Interop: The Promise and Perils of Highly Interconnected Systems

Interoperability and Networks, the Internet, and Cloud Computing

Article Snapshot


Urs Gasser and John Palfrey


Basic Books, 2012


This book analyzes the complex modern issue of interoperability and how to maximize its potential benefits.

Policy Relevance

Moving forward, interoperability should be addressed as a matter of public policy. Both the private and the public sector can benefit from structuring systems that take full advantage of interoperable systems.

Main Points

  • As the digital age continues to grow in complexity, the ability of systems to exchange information also grows. This process of integrating communication between systems, networks, and programs is known as interoperability.
  • In order to take full advantage of the capacity for interoperability between systems, both the public and private sector need to gauge the ideal level of interconnectivity. The theory of interoperability can be used, primarily, in four ways: as a high-level theory, as a description, as a predictive factor, and as a normative device.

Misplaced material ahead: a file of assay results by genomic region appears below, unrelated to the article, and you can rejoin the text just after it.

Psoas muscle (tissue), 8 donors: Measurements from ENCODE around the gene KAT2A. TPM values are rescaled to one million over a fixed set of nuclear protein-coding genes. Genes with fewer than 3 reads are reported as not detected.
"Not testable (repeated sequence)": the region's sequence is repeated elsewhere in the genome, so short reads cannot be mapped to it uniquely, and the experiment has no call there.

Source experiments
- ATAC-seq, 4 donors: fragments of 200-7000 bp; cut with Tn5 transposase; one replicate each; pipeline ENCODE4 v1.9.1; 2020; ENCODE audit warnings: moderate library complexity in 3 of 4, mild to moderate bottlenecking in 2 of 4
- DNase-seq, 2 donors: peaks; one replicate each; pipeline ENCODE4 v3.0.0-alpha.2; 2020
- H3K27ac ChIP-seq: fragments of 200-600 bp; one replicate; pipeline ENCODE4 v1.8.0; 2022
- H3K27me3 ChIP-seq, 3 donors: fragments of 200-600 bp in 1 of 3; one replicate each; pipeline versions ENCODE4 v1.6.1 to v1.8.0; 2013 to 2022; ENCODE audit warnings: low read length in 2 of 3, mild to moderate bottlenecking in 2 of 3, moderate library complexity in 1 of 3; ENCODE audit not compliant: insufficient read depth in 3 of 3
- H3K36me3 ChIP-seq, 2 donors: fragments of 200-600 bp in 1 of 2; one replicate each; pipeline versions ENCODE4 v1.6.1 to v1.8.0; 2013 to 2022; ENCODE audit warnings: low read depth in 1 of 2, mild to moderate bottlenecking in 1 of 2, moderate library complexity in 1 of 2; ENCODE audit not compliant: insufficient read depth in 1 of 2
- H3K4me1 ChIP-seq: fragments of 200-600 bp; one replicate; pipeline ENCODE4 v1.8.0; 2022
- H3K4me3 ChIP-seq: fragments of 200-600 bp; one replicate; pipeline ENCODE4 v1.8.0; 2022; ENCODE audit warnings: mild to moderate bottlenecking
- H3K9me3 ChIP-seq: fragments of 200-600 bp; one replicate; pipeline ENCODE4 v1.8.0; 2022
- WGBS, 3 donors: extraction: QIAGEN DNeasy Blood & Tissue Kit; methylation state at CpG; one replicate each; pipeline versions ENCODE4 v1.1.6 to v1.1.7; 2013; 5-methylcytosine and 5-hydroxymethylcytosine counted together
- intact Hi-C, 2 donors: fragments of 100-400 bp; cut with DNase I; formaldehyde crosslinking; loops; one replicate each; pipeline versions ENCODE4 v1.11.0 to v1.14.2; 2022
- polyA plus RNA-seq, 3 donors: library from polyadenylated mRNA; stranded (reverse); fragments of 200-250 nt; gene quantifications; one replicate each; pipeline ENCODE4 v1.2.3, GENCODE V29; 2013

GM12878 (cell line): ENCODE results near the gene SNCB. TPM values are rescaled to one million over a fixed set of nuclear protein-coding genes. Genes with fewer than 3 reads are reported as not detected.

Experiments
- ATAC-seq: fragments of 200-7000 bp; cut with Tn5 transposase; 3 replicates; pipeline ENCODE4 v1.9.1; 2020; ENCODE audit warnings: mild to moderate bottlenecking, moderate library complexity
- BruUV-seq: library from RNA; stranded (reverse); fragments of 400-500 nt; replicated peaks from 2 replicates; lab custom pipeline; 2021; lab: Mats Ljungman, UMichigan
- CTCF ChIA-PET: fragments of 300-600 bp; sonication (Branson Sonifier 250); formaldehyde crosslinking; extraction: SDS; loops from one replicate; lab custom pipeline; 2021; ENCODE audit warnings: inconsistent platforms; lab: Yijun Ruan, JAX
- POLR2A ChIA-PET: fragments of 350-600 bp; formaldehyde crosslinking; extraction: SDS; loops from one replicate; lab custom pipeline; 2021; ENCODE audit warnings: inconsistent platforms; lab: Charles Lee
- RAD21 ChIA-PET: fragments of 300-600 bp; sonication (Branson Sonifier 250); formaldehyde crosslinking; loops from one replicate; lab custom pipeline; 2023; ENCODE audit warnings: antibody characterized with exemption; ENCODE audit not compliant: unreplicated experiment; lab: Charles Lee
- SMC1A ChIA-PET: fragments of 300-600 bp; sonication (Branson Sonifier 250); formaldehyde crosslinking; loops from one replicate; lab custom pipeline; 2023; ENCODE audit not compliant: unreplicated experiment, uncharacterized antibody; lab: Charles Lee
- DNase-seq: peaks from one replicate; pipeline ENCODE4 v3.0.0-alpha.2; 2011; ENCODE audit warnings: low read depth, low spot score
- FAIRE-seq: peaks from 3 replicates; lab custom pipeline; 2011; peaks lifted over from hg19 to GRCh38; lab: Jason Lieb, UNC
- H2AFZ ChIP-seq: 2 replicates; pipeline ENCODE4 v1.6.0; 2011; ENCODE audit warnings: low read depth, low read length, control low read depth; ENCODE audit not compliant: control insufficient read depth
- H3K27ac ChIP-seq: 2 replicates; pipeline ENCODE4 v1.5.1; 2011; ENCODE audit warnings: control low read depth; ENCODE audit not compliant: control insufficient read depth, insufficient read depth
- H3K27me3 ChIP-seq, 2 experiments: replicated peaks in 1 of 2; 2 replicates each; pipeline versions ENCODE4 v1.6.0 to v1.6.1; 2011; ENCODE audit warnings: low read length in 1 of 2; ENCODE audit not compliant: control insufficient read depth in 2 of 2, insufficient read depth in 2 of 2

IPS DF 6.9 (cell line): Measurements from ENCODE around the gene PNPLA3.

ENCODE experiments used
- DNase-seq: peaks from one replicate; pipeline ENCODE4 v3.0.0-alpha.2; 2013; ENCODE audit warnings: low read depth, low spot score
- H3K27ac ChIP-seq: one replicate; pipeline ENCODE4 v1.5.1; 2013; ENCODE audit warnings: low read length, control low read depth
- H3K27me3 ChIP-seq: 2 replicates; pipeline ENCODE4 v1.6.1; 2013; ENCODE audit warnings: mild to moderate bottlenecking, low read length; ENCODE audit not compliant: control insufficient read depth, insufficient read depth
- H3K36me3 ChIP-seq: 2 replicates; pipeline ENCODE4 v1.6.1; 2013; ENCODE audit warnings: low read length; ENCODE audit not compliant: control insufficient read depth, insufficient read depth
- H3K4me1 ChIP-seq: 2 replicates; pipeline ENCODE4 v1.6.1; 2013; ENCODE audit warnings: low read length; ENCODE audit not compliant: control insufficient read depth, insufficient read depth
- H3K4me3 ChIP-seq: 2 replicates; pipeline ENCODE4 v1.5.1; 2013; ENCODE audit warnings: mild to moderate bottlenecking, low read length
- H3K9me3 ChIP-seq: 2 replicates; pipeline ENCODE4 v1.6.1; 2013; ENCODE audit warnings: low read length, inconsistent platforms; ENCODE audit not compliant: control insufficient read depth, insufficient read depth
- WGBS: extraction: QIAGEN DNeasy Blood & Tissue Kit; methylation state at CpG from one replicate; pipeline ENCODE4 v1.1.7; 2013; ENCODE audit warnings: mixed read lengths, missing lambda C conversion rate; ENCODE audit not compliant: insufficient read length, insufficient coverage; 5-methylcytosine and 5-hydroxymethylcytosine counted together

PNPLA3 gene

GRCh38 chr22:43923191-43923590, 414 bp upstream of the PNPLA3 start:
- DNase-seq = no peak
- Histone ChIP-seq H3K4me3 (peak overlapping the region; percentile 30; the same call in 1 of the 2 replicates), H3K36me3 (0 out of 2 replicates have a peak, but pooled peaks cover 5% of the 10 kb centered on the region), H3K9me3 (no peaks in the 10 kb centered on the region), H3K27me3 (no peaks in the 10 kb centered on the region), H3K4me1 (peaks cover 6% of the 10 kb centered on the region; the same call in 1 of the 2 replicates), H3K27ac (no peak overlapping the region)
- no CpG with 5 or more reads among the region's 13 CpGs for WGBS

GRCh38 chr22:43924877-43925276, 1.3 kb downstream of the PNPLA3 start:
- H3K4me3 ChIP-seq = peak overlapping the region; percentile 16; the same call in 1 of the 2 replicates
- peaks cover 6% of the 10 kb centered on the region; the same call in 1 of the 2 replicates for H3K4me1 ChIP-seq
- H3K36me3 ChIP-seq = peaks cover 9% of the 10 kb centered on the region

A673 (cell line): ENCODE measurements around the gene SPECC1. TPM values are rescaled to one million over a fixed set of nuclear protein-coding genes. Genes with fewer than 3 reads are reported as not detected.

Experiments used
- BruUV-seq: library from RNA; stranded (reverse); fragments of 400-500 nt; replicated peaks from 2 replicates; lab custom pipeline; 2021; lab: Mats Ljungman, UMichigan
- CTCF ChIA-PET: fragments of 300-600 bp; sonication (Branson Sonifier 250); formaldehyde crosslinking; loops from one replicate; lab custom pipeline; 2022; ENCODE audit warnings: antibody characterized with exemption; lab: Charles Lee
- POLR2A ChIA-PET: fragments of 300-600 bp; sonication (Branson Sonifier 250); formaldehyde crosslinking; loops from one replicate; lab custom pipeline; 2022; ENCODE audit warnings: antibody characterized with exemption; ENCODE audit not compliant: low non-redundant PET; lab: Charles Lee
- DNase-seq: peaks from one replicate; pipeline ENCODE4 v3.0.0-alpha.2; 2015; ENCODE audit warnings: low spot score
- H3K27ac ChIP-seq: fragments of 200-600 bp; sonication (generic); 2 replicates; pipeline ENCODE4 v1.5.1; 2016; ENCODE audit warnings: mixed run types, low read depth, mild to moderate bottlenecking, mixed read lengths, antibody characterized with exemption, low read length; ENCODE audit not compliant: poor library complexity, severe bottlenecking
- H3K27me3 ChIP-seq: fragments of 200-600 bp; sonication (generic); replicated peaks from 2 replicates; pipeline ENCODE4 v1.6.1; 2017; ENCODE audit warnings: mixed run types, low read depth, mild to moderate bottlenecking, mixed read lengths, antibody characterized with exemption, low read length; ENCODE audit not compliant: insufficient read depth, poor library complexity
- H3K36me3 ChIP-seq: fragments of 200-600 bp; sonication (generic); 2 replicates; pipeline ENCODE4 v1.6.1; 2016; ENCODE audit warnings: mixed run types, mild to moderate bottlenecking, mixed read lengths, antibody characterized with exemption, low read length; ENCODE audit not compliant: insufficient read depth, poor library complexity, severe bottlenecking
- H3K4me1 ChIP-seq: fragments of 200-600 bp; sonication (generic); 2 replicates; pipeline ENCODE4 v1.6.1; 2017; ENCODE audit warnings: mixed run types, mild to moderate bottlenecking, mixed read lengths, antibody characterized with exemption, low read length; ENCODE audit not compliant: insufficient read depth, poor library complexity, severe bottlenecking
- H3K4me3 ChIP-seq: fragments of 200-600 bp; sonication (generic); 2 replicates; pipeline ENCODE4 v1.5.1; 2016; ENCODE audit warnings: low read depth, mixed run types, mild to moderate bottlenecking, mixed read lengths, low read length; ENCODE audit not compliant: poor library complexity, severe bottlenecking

• As a high level theory, interoperability can be used to predict the potential problems that can arise in complicated systems that rely on a constant flow and exchange of information. One key insight is the importance of easy and clear communication between human beings and artificial programs.
  • Interoperability is also helpful at a less theoretical level and can be used to describe precise phenomena in complex systems. By exploring case studies that examine interoperability currently in practice, potential pitfalls can be avoided by policy makers moving forward.
  • As a predictive tool, interoperability theory can be used to anticipate future consequences of actions, such as allowing free access to core systems in the technology sector. Smart interoperability strategies will help maximize the benefits of interconnectivity while avoiding its risks.
  • Finally, interoperability theory can be used to inform the decision making process about how to approach new problems. For example, reforming health care will require governments, companies, and consumers to all have a firm understanding on the transportation of information into and out of any newly created system.


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